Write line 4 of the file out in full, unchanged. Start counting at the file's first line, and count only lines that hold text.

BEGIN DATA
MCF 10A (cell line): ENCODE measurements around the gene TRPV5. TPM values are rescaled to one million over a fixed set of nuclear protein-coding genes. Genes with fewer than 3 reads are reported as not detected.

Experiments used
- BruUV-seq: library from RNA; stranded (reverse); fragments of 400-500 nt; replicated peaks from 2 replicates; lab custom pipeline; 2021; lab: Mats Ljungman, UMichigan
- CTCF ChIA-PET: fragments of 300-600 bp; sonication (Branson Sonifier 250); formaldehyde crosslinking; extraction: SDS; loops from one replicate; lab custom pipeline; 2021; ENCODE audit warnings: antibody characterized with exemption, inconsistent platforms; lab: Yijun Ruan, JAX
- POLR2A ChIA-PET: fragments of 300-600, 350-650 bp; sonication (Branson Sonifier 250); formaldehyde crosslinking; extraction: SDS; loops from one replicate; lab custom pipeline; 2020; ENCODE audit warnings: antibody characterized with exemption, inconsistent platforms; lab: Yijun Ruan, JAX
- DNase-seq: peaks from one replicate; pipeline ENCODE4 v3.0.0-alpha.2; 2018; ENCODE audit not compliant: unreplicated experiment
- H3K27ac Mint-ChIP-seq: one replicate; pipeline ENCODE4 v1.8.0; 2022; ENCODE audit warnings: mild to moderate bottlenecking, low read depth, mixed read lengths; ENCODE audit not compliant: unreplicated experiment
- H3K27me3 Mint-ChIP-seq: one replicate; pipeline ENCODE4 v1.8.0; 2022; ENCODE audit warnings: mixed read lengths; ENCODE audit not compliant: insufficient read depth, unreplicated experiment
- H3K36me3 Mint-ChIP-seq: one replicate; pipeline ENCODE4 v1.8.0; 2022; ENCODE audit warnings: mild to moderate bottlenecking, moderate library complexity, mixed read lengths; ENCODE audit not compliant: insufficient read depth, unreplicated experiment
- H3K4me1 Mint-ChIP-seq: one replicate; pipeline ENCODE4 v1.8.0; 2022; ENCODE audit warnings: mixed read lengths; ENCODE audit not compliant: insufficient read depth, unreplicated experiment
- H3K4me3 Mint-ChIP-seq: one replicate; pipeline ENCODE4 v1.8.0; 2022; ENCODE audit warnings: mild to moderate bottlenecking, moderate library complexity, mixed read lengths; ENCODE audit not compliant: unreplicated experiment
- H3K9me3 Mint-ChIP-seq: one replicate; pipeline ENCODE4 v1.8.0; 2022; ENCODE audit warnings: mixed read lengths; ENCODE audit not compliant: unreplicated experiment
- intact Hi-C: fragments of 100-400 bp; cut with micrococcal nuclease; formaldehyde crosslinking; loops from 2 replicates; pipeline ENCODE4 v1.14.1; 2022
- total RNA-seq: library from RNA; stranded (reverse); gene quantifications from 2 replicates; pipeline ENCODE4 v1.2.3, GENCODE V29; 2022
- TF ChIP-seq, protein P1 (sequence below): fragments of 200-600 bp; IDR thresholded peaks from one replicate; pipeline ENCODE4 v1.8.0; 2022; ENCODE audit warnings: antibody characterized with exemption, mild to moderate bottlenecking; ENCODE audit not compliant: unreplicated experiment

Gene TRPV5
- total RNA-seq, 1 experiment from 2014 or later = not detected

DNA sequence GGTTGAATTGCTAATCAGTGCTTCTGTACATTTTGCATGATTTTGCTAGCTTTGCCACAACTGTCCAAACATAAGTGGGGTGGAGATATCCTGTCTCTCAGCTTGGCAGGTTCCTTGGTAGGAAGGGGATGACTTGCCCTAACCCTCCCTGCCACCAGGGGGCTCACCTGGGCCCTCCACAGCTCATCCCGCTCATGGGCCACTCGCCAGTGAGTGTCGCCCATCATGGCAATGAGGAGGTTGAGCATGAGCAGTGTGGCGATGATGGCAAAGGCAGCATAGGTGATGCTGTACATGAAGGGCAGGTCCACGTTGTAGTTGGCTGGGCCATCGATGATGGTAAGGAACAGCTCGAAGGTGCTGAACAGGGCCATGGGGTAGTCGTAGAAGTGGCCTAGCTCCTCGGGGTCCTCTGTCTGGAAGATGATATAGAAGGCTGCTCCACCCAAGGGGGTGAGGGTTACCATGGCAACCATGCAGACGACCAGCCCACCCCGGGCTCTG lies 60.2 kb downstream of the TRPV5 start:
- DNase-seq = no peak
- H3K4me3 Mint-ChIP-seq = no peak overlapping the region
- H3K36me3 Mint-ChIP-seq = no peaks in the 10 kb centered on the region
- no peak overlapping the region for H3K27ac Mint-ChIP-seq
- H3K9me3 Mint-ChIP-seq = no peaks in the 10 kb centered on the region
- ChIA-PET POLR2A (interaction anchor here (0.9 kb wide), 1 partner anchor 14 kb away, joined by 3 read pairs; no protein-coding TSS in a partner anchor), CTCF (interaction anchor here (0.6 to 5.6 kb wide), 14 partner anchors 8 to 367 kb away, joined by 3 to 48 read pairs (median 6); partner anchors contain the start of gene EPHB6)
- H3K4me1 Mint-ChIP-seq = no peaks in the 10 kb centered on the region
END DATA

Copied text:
- CTCF ChIA-PET: fragments of 300-600 bp; sonication (Branson Sonifier 250); formaldehyde crosslinking; extraction: SDS; loops from one replicate; lab custom pipeline; 2021; ENCODE audit warnings: antibody characterized with exemption, inconsistent platforms; lab: Yijun Ruan, JAX